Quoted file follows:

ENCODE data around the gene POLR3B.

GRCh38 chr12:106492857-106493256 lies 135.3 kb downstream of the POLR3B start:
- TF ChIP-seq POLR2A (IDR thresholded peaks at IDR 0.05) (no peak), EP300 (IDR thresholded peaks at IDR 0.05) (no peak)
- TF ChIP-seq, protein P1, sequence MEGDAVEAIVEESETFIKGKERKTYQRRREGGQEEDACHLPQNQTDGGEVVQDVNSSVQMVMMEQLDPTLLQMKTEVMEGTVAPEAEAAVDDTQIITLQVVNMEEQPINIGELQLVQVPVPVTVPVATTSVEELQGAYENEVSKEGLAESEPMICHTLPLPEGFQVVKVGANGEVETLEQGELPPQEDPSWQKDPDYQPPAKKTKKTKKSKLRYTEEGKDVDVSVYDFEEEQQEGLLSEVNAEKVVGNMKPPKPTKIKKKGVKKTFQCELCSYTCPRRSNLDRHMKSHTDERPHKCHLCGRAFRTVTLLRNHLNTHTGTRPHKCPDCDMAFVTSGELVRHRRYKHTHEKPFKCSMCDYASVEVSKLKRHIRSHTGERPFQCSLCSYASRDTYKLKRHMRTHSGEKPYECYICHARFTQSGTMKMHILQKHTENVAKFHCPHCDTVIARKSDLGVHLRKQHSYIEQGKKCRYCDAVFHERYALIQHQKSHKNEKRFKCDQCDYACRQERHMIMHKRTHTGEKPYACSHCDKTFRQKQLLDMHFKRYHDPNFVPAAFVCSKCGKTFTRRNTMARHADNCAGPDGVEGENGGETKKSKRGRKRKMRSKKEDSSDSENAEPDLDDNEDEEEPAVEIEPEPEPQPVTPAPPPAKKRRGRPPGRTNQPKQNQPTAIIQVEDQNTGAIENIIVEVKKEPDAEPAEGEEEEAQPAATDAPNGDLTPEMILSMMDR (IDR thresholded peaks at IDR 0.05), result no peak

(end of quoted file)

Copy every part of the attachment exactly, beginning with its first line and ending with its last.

ENCODE data around the gene POLR3B.

GRCh38 chr12:106492857-106493256 lies 135.3 kb downstream of the POLR3B start:
- TF ChIP-seq POLR2A (IDR thresholded peaks at IDR 0.05) (no peak), EP300 (IDR thresholded peaks at IDR 0.05) (no peak)
- TF ChIP-seq, protein P1, sequence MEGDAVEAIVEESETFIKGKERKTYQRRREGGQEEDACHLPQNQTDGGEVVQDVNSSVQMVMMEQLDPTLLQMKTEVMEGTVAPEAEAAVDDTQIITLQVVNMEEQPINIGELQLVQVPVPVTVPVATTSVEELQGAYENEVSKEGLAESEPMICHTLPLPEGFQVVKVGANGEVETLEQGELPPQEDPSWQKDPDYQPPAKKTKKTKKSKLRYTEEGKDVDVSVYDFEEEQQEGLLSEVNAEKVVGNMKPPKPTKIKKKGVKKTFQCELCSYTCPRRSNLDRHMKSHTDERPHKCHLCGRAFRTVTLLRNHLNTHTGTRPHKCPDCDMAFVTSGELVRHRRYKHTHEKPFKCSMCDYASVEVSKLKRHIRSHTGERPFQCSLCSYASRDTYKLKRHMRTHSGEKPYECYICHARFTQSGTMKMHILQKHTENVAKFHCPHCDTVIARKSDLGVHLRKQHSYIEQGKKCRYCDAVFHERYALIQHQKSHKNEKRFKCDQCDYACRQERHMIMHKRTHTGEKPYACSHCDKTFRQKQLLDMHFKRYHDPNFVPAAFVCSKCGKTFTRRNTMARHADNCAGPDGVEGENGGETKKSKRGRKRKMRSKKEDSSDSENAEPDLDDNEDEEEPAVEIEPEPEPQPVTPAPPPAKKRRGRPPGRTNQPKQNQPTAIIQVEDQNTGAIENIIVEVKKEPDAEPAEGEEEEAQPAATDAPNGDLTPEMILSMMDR (IDR thresholded peaks at IDR 0.05), result no peak